The Nats Are Peaking At The Perfect Time

After sweeping the first two games of the National League Championship Series In St. Louis, the Washington Nationals were hoping to keep things rolling in front of their home fans for Game 3. They got their wish — and then some. The Nats jumped all over Cardinals starter Jack Flaherty for four runs in the third inning and never looked back en route to an 8-1 win and a commanding 3-0 series lead.

Our model now gives Washington a 38 percent chance of winning its first-ever World Series — the best of any team remaining in the field.1 And the Nats have been saving their best baseball for the exact right moment on the calendar. Here’s a plot of Washington’s Elo rating (our power rating for a team at any given moment, where league average is around 1500) by game for the entire season:

Washington was favored to win the NL East before the year, but its Elo quickly plummeted from 1540 to 1511 as the team got out to a rough 19-31 start (causing me to, ahem, kinda write them off at the time). Back on May 21, our model gave the Nats a mere 20 percent chance to make the playoffs, much less reach the World Series. Ever since then, however, it’s basically been a steady climb uphill for the Nats, who closed the regular season on a 74-38 run after those first 50 games — the equivalent of a 107-win pace per 162 games. Without erstwhile franchise leader Bryce Harper but with a strong cast of remaining talent — including precocious outfielder Juan Soto — Washington was better this year (seventh in total wins above replacement)2 than it was last year (11th).

Not that there weren’t moments of even more uncertainty along the way. The Nats’ season was on life support late in the NL wild-card game against the Milwaukee Brewers, when they trailed 3-1 in the bottom of the eighth inning and were facing dominating reliever Josh Hader. According to The Baseball Gauge, Washington had only a 12.9 percent chance of advancing several plays before Soto ripped a bases-loaded single to right that got the go-ahead run home with the help of an error by Brewers outfielder Trent Grisham.

After that early brush with doom, Washington also had a mere 10.7 percent chance of winning their Division Series matchup against the Los Angeles Dodgers, when the Nats trailed 3-1 in the middle of the seventh inning of Game 5, before staging another massive comeback. Other teams have made the Series after even bigger scares than those — the Kansas City Royals had a 99.2 percent chance of being eliminated in the 2015 ALDS against Houston before mounting a comeback, and even more famously, the Boston Red Sox had a 98.1 percent chance of elimination against the Yankees in 2004 — but only the 2012 San Francisco Giants would have come closer to elimination on two separate occasions and still won:

How close to elimination did the eventual champs get?

Lowest series win probability by a World Series champion (plus the 2019 Washington Nationals) at any point in the postseason, 1995-2019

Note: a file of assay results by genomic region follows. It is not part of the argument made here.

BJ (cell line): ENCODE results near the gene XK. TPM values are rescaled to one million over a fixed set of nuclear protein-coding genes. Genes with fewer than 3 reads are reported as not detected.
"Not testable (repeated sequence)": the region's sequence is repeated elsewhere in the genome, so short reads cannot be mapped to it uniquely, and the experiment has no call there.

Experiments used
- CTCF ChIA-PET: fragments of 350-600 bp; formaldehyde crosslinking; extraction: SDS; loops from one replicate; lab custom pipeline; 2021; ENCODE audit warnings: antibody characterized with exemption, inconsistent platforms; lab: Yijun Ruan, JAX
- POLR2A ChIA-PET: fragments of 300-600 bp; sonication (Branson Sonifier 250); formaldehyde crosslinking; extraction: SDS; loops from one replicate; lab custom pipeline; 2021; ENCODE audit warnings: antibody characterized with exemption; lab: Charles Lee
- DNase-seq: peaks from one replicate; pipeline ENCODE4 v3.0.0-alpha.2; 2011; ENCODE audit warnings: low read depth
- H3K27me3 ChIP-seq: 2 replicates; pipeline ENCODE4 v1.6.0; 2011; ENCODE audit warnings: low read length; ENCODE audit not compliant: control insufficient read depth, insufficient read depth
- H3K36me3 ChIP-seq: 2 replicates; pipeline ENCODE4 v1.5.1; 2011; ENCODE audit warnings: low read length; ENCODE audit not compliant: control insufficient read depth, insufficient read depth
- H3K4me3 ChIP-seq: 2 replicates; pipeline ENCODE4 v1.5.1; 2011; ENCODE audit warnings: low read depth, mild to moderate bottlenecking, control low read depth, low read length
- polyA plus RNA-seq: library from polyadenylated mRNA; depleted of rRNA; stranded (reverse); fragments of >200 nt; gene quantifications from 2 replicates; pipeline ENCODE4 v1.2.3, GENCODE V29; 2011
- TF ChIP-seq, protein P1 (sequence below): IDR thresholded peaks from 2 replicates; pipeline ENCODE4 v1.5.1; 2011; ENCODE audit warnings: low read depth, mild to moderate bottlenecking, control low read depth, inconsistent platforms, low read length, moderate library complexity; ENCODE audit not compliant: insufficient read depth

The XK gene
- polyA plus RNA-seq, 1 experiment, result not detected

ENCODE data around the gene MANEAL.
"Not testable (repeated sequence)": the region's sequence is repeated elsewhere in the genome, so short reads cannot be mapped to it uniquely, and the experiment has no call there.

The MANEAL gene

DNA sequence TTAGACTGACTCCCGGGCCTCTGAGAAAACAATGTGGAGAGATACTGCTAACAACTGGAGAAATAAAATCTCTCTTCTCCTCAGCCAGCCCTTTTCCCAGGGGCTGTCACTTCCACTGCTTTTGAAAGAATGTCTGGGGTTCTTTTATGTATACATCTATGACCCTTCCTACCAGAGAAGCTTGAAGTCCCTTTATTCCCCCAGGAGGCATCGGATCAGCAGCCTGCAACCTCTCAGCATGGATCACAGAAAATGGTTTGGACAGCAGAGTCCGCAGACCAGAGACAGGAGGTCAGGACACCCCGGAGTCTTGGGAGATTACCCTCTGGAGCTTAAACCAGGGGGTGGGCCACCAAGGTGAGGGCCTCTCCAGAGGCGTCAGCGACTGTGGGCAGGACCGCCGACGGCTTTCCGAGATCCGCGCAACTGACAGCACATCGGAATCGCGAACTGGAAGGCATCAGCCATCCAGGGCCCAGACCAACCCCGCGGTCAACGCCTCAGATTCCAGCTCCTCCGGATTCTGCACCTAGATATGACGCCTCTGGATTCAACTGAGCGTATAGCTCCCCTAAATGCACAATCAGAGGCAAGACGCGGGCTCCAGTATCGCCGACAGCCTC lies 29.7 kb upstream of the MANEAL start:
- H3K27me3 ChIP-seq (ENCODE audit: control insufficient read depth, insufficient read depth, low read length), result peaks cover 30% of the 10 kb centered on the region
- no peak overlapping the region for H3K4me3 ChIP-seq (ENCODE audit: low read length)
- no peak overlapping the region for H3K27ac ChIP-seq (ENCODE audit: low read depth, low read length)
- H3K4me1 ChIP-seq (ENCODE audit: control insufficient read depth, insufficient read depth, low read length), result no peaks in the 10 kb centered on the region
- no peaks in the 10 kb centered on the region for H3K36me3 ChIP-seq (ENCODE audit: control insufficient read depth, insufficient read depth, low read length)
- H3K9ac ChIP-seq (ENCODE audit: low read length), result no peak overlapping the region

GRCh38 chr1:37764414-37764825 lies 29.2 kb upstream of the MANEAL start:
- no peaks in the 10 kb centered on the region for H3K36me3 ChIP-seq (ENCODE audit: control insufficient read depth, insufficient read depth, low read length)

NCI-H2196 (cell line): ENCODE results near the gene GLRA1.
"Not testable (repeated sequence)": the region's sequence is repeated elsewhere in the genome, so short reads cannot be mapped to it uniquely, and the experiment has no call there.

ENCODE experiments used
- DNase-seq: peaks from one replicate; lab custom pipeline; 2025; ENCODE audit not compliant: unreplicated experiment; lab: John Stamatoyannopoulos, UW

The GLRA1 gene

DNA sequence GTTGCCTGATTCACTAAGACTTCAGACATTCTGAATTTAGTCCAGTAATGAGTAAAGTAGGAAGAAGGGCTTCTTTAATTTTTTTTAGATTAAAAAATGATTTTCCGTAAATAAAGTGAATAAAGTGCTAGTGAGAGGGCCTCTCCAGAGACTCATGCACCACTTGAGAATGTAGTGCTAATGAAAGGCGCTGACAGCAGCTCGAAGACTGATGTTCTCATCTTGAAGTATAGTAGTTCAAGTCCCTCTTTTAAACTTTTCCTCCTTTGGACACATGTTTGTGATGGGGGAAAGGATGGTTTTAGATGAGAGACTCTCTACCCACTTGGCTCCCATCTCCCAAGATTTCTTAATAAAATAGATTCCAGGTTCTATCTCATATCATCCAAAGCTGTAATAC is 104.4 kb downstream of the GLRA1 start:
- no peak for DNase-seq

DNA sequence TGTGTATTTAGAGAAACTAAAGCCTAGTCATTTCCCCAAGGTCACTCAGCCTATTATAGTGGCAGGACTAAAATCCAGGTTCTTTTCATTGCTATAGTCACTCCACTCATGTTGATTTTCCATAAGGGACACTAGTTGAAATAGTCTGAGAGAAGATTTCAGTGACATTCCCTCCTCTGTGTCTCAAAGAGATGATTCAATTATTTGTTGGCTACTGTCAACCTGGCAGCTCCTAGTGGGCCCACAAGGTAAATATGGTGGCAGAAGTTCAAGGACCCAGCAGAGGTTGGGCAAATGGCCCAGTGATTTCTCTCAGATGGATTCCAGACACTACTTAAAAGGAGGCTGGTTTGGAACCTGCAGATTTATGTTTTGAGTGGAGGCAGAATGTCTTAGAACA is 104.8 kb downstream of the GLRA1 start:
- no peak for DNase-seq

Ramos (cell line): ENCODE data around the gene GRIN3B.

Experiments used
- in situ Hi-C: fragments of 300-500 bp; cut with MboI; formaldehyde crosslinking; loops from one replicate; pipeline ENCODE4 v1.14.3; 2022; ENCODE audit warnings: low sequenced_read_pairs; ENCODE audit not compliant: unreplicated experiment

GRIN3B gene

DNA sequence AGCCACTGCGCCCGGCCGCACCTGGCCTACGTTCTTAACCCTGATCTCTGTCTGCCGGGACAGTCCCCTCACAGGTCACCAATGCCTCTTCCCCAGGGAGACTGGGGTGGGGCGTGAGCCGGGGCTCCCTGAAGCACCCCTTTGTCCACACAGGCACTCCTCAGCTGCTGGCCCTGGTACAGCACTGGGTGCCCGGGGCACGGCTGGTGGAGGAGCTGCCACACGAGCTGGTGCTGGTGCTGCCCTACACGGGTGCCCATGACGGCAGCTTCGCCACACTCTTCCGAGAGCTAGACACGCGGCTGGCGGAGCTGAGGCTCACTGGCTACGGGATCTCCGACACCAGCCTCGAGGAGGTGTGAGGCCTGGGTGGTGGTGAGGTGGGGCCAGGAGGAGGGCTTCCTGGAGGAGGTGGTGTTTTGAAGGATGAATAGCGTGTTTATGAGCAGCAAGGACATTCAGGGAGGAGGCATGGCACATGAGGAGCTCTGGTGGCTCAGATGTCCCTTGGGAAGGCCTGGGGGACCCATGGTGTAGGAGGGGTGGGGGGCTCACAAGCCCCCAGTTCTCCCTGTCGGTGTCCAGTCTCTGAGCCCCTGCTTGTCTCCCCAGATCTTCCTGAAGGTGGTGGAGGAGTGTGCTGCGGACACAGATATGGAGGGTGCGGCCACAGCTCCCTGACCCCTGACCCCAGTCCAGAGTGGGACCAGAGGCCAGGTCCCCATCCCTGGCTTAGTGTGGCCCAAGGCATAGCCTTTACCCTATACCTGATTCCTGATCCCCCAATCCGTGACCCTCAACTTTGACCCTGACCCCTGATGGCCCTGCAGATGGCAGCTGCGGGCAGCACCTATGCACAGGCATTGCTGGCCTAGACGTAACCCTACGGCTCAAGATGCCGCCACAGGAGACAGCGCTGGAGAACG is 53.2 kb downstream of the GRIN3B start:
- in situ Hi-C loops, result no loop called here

Season Team Series Opponent Lowest Win Prob.
2015 Kansas City Royals ALDS Houston Astros 0.8%
2002 Anaheim Angels WS San Francisco Giants 1.7
2004 Boston Red Sox ALCS New York Yankees 1.9
2003 Florida Marlins NLCS Chicago Cubs 2.0
2011 St. Louis Cardinals WS Texas Rangers 2.4
2012 San Francisco Giants NLDS Cincinnati Reds 6.6
2012 San Francisco Giants NLCS St. Louis Cardinals 8.2
2016 Chicago Cubs WS Cleveland Indians 8.7
2019* Washington Nationals NLDS Los Angeles Dodgers 10.7
2007 Boston Red Sox ALCS Cleveland Indians 11.6
2019* Washington Nationals NLWC Milwaukee Brewers 12.9

* The Nationals are listed for context; they’ll play Game 4 of the NLCS Tuesday night.

Source: The Baseball Gauge

So the Nats could go down as one of history’s most resilient champs if they do reach the World Series and win it. And with a 7-2 postseason record, few teams have ever peaked at a more appropriate time than these Nats. While most World Series teams are, by definition, playing well going into the Fall Classic, only two since the postseason expanded in 1995 — the 2007 Colorado Rockies and 2013 Boston Red Sox — came back from a lower Elo rating at their low point3 than the Nats will have done this year.

The Nats would be one of best comeback teams

Biggest Elo rating gains from season’s low point (min. 40 games in) for World Series teams and the 2019 Washington Nationals, since 1995

Low Point
Season Team Game No. Rating Pre-WS Rating Gain
2007 Rockies 45 1470 1567 +97.0
2013 Red Sox 40 1497 1576 79.4
2019 Nationals* 50 1511 1579 67.9
2002 Angels 40 1520 1587 67.7
2004 Cardinals 45 1519 1585 66.5
2003 Marlins 48 1483 1549 65.2
2008 Rays 40 1504 1565 60.9
2011 Rangers 85 1527 1586 58.8
2005 Astros 54 1501 1558 57.8
2009 Yankees 44 1532 1589 57.3

* Pre-World Series rating is estimated conditional on beating the Cardinals in the NLCS.

Source: ESPN, Retrosheet

Do postseason hot streaks carry over into the Series itself? Perhaps. The team with the superior pre-World Series postseason record does tend to win the championship more often than not, with a 62 percent success rate since 1995. So Washington is hoping it can keep its red-hot form going through the NLCS and beyond.